While working as a senior epidemiologist at the U.S. Department of Veterans Affairs’ Office of Public Health in Washington, D.C., Coughlin was the principal investigator of the follow-up study of a “National Cohort of Gulf War and Gulf War Era Veterans.” Coughlin is currently the principal investigator of the Gulf War Women’s Health Cohort, which was funded by the U.S. Department of Defense Congressionally Directed Medical Research Programs.
Dr. Justin Xavier Moore, an epidemiologist and assistant professor in the Department of Population Health Sciences at the Medical College of Georgia, recently received a Mentored Research Scientist Career Development Award, or K01 Award, from the National Institute on Minority Health and Health.
This award is allowing him to research the geographic and racial disparities in mammography screening and barriers to receiving breast cancer treatment among African American and Latino women across the country.
Over the past year, Moore has also studied COVID-19 cases across the state and reported that Georgia counties with populations of 50% or greater African American residents had a 79% higher incidence rate of COVID-19 than those with less than a 50% black population, and twice the mortality rate.
“A lot of the research that I’ve done focuses on racial disparities in regard to looking at the intersection between race, place and health outcomes,” Moore said. “Those outcomes include early onset colorectal cancer, colorectal cancer overall, breast cancer, sepsis, and even more recently, I’ve looked at COVID-19.
“So, with race, it includes self-reported racial identity, but also how structural racism and institutional racism may impact someone. And, when I say place, I’m talking about just how your zip code pretty much predicts your long-term health outcomes. Simply put, where you’re born and live has a huge role on health outcomes.”
Diverse backgrounds in epidemiology
Dr. Ban Majeed, an assistant professor of epidemiology in the Department of Population Health Sciences at the Medical College of Georgia, focuses her research on the epidemiology of tobacco use, biomarkers and harm perceptions. She examines the effects of tobacco product designs, flavors, packaging and advertising on the susceptibility of use, experimentation and addiction, as well as switching of tobacco products and cessation.
Majeed is proof that epidemiologists often come from a variety of previous health care careers.
“I joined Augusta University in 2017 after my post-doctoral fellowship at Georgia State University, but before that, I worked at the CDC as an epidemiologist,” Majeed said. “I’m originally from Iraq, and I practiced medicine there before I shifted my focus to public health and epidemiology. I worked on immunization campaigns in Iraq, mainly with polio, measles, mumps and rubella for children.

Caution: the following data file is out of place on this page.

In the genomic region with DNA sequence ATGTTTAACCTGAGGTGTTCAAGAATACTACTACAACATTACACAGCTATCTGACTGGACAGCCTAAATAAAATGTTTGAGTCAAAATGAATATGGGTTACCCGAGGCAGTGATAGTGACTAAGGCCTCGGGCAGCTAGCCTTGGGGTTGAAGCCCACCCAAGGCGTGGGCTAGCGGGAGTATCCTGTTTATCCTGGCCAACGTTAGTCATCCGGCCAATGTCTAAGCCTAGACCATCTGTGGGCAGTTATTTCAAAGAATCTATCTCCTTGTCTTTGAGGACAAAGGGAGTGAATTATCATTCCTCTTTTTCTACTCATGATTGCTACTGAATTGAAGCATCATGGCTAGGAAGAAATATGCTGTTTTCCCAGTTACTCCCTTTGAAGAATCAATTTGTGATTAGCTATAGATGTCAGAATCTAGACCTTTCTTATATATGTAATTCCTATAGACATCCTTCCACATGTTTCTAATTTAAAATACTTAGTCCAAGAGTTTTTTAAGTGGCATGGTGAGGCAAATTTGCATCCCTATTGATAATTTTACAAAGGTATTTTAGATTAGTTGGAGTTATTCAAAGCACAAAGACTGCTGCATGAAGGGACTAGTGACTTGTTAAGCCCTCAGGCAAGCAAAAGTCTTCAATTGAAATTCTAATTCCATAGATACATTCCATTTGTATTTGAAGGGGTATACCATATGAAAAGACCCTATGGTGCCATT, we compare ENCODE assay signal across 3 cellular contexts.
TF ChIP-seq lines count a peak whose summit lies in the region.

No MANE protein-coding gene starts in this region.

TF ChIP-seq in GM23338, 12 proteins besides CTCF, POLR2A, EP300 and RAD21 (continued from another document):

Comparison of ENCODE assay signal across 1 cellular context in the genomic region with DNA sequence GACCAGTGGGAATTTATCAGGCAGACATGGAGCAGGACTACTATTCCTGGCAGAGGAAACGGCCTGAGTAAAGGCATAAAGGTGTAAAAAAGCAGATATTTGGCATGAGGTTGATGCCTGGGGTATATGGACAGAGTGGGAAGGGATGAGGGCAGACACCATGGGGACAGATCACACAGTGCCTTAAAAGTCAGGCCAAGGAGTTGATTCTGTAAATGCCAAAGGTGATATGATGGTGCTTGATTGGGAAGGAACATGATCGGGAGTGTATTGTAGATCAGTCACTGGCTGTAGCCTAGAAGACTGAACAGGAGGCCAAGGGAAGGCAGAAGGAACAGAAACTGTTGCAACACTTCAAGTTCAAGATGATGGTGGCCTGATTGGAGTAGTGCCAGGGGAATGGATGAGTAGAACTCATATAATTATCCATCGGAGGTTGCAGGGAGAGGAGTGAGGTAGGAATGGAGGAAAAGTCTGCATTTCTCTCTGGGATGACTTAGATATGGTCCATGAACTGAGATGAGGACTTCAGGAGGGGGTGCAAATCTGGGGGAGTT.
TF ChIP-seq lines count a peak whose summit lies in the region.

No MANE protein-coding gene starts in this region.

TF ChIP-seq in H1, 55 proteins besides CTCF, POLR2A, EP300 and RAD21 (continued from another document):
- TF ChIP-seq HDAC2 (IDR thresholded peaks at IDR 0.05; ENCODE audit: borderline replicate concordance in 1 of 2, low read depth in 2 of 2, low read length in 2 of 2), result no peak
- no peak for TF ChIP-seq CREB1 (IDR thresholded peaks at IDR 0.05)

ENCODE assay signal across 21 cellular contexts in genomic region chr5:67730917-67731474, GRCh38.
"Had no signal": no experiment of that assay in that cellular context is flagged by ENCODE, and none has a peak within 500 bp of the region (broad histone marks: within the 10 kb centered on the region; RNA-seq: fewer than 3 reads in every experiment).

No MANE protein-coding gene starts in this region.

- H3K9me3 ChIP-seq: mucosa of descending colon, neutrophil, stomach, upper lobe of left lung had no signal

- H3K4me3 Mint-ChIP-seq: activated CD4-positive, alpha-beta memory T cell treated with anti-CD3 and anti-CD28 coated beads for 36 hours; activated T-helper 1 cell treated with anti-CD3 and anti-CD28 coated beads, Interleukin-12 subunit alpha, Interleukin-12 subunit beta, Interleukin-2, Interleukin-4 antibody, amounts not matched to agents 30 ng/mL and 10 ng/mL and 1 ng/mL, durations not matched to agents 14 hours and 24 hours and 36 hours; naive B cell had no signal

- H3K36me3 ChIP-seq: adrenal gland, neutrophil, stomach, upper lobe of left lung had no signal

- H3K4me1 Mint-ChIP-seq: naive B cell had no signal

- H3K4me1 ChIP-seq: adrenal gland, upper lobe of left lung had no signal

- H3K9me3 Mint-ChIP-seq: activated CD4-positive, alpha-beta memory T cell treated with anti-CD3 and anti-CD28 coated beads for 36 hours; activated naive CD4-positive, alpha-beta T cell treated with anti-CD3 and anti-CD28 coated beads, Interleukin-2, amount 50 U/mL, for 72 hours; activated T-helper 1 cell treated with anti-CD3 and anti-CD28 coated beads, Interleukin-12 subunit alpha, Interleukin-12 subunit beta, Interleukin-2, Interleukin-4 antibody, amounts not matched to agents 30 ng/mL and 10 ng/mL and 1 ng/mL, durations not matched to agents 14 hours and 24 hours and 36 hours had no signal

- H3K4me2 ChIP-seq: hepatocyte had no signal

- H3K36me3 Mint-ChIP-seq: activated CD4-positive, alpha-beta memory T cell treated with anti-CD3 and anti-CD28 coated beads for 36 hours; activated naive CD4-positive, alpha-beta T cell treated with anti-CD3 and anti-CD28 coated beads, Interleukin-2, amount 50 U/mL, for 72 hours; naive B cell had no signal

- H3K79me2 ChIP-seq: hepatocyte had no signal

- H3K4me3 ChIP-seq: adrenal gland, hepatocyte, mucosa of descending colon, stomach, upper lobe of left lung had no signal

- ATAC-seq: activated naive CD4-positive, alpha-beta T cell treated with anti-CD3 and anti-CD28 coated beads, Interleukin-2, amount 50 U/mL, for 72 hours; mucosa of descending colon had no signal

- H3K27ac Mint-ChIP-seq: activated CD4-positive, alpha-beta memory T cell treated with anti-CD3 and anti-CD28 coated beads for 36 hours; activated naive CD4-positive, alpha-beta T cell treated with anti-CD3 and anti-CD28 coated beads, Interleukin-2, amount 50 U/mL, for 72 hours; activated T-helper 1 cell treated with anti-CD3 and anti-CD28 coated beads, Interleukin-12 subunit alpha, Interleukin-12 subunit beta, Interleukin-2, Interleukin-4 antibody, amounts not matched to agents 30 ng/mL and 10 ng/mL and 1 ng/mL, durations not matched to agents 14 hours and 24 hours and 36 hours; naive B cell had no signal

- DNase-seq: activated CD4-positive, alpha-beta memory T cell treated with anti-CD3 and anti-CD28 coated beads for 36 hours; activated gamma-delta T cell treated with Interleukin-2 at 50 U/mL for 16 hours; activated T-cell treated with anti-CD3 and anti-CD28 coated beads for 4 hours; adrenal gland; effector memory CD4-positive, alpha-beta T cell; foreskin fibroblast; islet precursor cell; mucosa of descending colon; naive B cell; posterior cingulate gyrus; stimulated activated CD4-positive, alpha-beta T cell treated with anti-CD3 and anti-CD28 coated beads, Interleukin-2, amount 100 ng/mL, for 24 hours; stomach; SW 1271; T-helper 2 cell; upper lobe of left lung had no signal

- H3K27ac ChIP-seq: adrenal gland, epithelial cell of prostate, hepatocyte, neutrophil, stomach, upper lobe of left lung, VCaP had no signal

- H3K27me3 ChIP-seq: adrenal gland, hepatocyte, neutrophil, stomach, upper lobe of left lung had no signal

“There, we dealt with a lot of rumors and people refusing vaccines because of misinformation, which is really interesting to compare with what’s going on with the COVID pandemic and vaccinations here.”
This past year has shown the importance of the research performed by epidemiologists, Majeed said.
“I never thought I would live to see something like this happen here,” she said. “As an epidemiologist, you cannot watch what is going on with COVID and not feel compelled to help out or participate in the research.”
Majeed is currently working on a number of projects relating to her COVID research, she said.
“I’m working with Dr. David Walsh, Dr. Christos Hatzigoergiou and Dr. Deepak Ayyala. We are looking at data of all the patients who tested positive since the beginning of the pandemic through the end of August,” Majeed said. “We have about 10,000 confirmed positive cases at AU during this period, and we’re comparing the rate of hospitalization by age from March through August 2020.”
When Majeed compared the rate of COVID cases in the spring versus the summer months, she found the rate of hospitalization remained fairly consistent in younger patients, but doubled in people 65 and older.
“I thought to myself, so what happened in early June and why older adults developed more severe infections?” Majeed asked. “I’m not sure what changed. We’re still in the hypothesis-generating stage of that research.”
She is also working on a project that studies the impact of COVID-19 on the mental health of active nurses at AU Health. Majeed partnered with Dr. Rodger MacArthur, professor of medicine in the Division of Infectious Diseases at the Medical College of Georgia, and Carol Brody, director of nursing excellence at AU Health, to survey nursing staff and examine how the COVID-19 pandemic has affected their mental health in terms of anxiety, depression, resilience and growth.
“During the summer, we put an online survey together and sent it to all active nurses at AU,” Majeed said. “We got a good response rate. We asked them whether they felt supported, depressed, and/or anxious, and we also assessed their resilience and growth. We’re in the process of looking at that data right now, but, so far, it’s encouraging to see our nurses are showing a lot of positive signs. We have some strong people here at AU.”
With a master’s degree in epidemiology, these are the kind of research projects that graduates can pursue, Coughlin said.
“I think the timing is perfect for this master’s program because of the tremendous interest that has been strengthened in public health during COVID-19,” Coughlin said. “We’re excited about this program and we’re confident it’ll be quite successful.”